Thomas “Buddy” Williams served as interim director of FirstHealth EMS-Richmond for six months before being named to the permanent position in September. Williams has more than 20 years of experience in EMS work.
ROCKINGHAM – Thomas “Buddy” Williams had officially been in his new job – as director of FirstHealth EMS-Richmond – for exactly six days when a multi-casualty bus accident put his more than two decades of professional experience to the test.
It wasn’t that he felt unprepared to respond on that terrible day, but that he was prepared to respond in a different way than was required of him.
When Williams arrived at the scene of the Sept. 17 tragedy, he launched into his familiar paramedic mode, grabbing a pair of gloves and pitching in to assist the injured. He soon found that others had already, and very capably, assumed that role, leaving the “big picture” role of supervision and support to him.
“The reason I got into EMS was to take care of people,” he says. “That was put on the back burner. I took more of a supportive role.”
Williams was interim director of FirstHealth’s EMS service for six months before he took the director’s job in early September. A graduate of Richmond Community College, he had worked with FirstHealth and Richmond EMS for more than 20 years in various roles of increasing responsibility.
While serving as interim director, he also continued to serve as a Richmond EMS supervisor, a position he had held since July 2013.
“Buddy Williams has been a valuable and respected member of our EMS program here in Richmond County for many years,” says John Jackson, president of FirstHealth Richmond Memorial Hospital. “Because he has worked with the local EMS program from the time it was a Richmond County department and then a service of Richmond Memorial Hospital and, with the hospital’s acquisition by FirstHealth of the Carolinas, an important part of the FirstHealth organization, he brings a unique sense of history, service and community involvement to his job.”
Williams was a sheet metal mechanic until his employer offered a CPR class that opened up a new and very different interest for him. He took, at his own expense, an EMT-Basic course at Richmond Community College and was hooked.
“I was actually pretty good at it,” he says, “and decided to try to make it a career.”
As director of FirstHealth EMS-Richmond, Williams heads a program that serves more than 46,000 people in a county comprising the heavily populated towns of Rockingham and Hamlet as well as remote rural communities and farmlands. Its four ambulances respond to an average of 650-plus calls each month from the main station on the Richmond Memorial Hospital campus and a satellite base in Ellerbe.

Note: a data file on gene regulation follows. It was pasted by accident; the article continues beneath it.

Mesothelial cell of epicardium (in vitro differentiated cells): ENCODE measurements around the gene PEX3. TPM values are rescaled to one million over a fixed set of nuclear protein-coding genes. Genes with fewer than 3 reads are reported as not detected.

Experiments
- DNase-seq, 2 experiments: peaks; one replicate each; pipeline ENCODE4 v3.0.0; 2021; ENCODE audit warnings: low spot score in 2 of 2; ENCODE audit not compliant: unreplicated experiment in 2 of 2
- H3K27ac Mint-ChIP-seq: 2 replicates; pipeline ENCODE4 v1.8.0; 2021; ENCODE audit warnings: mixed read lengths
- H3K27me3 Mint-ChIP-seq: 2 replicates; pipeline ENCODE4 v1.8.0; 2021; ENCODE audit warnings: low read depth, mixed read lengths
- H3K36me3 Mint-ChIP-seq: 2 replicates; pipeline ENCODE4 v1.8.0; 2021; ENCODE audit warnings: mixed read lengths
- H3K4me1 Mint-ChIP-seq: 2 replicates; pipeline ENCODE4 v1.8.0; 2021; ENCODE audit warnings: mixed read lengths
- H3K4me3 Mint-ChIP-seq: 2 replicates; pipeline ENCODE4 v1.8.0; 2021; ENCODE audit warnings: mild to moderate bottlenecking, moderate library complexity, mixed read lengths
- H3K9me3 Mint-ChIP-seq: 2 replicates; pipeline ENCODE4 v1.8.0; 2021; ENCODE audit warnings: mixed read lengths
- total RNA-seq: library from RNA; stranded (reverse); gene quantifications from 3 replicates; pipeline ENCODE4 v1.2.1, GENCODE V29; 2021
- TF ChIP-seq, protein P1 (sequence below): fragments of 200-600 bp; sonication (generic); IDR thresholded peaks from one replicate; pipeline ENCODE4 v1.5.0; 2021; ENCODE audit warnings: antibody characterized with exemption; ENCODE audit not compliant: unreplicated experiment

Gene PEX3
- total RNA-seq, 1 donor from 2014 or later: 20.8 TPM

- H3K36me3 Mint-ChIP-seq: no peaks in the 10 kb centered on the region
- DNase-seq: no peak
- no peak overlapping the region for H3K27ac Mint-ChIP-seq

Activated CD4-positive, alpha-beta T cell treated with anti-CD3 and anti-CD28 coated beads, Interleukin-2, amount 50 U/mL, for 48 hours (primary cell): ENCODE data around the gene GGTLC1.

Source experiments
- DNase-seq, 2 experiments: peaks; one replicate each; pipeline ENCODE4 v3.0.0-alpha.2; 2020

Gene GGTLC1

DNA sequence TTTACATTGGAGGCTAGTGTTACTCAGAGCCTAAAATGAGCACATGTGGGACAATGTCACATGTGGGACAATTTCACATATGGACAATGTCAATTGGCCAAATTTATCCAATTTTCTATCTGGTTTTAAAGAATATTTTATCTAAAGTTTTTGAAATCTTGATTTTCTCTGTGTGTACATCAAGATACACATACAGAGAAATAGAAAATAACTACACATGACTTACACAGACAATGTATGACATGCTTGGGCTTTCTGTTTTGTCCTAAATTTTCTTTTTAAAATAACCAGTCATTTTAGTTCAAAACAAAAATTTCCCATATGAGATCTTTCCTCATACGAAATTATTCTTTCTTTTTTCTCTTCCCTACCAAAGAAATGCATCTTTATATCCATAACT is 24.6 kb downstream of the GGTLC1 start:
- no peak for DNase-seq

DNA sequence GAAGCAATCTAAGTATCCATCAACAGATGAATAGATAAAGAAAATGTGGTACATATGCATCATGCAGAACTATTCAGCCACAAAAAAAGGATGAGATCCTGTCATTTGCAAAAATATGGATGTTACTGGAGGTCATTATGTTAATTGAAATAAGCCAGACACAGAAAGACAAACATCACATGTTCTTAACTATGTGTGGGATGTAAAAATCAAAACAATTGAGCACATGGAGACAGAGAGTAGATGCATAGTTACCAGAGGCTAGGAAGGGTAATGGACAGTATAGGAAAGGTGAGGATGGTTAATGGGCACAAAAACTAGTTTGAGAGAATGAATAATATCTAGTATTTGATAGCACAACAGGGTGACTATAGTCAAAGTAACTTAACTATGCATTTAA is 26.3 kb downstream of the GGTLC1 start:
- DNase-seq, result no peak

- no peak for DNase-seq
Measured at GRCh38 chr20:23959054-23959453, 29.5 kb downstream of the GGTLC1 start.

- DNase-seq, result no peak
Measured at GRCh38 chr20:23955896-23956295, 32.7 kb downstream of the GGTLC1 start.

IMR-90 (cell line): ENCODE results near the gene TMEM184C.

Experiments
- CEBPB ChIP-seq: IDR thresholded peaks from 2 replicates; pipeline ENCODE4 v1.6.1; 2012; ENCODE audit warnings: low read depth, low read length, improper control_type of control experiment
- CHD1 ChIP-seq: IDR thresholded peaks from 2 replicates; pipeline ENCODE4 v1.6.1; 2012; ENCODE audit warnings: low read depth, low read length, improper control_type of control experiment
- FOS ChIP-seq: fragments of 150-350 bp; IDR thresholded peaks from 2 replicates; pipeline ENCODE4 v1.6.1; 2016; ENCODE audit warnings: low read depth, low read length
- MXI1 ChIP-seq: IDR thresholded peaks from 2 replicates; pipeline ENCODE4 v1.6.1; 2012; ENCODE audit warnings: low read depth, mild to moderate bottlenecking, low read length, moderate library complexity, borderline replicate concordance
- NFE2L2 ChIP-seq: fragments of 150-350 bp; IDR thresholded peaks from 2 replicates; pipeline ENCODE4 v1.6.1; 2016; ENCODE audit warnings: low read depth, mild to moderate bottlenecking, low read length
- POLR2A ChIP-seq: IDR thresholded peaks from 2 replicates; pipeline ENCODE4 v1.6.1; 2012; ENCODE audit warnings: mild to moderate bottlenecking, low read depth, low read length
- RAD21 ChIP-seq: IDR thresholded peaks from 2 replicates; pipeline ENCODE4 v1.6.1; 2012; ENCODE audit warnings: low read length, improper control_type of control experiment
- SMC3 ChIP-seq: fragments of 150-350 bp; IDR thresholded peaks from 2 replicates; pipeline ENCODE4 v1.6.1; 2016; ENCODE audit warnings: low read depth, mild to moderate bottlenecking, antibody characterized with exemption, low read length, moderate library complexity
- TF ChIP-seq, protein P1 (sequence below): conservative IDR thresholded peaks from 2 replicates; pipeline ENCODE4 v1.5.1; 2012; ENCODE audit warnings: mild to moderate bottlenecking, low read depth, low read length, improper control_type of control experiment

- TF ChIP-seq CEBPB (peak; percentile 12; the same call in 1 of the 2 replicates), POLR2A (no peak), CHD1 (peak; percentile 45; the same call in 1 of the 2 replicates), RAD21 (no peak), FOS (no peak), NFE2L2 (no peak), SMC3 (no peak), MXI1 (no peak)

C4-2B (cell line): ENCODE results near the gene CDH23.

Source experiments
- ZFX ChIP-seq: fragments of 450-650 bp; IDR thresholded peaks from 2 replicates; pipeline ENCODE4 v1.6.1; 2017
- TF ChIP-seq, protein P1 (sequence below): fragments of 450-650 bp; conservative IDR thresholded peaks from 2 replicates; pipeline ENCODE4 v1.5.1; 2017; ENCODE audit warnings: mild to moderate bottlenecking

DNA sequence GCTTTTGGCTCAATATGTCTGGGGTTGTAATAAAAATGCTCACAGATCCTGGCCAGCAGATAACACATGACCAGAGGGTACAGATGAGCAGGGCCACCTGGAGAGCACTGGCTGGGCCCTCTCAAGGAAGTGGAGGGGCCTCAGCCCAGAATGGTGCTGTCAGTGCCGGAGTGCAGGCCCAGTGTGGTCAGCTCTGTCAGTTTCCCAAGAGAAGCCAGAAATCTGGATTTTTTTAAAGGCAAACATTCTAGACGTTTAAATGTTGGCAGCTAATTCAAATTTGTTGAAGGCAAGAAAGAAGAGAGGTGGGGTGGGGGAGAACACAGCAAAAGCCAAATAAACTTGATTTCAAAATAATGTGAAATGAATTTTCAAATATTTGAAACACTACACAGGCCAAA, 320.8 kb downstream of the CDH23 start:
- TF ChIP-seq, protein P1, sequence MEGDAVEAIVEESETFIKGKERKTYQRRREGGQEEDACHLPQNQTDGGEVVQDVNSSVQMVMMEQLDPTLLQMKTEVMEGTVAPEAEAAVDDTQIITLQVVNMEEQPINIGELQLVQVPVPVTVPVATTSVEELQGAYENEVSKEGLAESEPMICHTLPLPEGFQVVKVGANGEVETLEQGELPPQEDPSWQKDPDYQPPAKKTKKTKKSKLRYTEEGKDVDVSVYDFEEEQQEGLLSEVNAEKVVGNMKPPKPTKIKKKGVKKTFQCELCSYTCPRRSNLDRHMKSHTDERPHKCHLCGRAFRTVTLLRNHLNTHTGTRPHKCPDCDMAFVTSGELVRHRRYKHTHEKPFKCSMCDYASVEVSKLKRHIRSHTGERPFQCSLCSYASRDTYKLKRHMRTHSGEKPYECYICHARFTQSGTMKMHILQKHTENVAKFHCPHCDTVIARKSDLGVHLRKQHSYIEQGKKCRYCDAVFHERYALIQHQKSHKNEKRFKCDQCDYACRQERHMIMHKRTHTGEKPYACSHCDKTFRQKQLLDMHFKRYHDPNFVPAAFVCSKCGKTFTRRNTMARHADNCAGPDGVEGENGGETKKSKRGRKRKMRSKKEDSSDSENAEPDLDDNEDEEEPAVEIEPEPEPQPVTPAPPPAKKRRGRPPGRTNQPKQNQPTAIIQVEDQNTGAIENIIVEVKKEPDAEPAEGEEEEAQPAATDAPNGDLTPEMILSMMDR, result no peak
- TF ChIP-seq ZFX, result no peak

From the basic rescue services offered when Williams entered the profession two decades ago, FirstHealth Richmond-EMS has joined other FirstHealth programs in providing services that include the 12-lead EKG STEMI protocol that allows on-site paramedics to communicate remotely with cardiologists and Emergency Department physicians to ensure that heart attack patients get the best and timeliest care possible.
At times, the work can be just as dramatic but not nearly so high-tech, like the day that a series of calls – one after another – ranged from delivering a baby to caring for an ailing 104-year-old.
A native of Richmond County, where his parents still reside, Williams credits Rhonda, his wife of 30 years and a certified nursing assistant in Richmond Memorial’s Intensive Care Unit, for helping introduce him to health care. A devout Christian and a licensed minister in the Church of God of Prophecy, Williams stepped away from lifesaving for soul-saving back in 2009 to serve as pastor of a small church in Rocky Mount.
His passion for EMS brought him home after a year.
“God showed me there is more than one way to minister,” says Williams. “I have openly used EMS to pacify the servant’s heart that I have.”